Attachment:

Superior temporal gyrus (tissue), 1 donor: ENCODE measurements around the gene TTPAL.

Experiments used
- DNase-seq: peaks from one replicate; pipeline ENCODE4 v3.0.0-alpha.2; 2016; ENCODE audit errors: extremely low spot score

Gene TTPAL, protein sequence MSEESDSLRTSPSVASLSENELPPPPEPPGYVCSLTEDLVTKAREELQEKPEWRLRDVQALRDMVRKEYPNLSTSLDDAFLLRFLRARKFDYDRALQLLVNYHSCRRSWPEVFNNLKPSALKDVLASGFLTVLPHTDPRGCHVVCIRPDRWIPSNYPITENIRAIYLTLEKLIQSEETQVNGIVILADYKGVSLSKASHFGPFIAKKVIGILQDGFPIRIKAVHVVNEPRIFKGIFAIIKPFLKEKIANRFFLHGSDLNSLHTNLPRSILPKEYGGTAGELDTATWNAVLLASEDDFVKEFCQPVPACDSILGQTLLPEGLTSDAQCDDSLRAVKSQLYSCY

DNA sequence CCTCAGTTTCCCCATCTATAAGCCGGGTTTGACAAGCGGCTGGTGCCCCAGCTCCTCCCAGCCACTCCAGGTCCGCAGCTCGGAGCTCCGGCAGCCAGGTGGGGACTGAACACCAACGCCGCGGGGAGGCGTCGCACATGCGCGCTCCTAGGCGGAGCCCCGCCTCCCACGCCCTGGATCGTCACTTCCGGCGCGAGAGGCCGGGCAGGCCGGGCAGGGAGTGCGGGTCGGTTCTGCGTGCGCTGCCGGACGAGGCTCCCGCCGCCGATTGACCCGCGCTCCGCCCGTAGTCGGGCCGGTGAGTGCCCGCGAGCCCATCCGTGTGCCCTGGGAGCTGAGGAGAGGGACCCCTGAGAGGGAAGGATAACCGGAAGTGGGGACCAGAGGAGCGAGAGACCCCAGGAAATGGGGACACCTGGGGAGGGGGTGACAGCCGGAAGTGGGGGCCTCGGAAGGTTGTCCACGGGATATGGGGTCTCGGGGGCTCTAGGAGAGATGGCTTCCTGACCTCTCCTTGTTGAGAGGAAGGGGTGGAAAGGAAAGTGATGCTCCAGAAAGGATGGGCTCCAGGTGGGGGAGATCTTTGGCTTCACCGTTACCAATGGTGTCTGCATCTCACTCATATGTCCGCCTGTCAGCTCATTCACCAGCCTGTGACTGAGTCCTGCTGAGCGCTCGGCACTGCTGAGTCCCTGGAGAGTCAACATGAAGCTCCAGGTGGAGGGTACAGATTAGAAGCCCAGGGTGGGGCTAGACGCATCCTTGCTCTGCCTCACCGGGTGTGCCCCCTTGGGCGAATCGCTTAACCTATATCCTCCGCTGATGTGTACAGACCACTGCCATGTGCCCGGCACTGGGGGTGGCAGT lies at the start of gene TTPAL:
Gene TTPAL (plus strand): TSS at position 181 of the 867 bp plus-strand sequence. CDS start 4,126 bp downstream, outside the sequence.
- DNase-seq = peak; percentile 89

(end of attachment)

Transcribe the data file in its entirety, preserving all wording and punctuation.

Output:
Superior temporal gyrus (tissue), 1 donor: ENCODE measurements around the gene TTPAL.

Experiments used
- DNase-seq: peaks from one replicate; pipeline ENCODE4 v3.0.0-alpha.2; 2016; ENCODE audit errors: extremely low spot score

Gene TTPAL, protein sequence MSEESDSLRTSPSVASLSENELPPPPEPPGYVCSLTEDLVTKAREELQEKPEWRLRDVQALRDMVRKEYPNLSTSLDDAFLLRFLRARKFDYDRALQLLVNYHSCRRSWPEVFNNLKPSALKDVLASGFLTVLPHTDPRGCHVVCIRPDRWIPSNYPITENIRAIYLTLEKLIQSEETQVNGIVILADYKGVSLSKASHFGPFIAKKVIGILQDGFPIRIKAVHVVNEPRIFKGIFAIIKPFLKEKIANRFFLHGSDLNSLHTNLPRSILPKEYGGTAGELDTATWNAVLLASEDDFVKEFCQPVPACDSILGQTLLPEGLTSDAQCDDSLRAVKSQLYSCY

DNA sequence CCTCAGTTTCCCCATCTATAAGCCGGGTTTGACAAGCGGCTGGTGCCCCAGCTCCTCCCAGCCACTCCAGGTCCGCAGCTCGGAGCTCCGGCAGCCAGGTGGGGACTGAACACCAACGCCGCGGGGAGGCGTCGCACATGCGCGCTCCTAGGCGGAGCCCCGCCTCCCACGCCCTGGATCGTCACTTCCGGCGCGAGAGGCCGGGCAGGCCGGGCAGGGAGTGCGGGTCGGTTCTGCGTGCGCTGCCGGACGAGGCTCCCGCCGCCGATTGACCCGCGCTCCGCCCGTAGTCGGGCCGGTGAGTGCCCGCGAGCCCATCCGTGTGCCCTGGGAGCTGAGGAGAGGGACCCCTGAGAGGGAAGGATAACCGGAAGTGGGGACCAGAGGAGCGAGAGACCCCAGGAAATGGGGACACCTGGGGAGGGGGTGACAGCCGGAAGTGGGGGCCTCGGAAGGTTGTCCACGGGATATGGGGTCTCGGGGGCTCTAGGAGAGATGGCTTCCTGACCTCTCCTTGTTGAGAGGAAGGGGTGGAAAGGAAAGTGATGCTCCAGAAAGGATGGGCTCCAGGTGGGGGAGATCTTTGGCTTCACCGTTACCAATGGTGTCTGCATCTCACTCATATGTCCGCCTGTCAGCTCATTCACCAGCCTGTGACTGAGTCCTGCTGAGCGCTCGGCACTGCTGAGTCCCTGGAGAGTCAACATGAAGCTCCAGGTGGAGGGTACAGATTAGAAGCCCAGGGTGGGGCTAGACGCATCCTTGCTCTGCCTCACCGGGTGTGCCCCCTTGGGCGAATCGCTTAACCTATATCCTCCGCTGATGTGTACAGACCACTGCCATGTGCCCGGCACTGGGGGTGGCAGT lies at the start of gene TTPAL:
Gene TTPAL (plus strand): TSS at position 181 of the 867 bp plus-strand sequence. CDS start 4,126 bp downstream, outside the sequence.
- DNase-seq = peak; percentile 89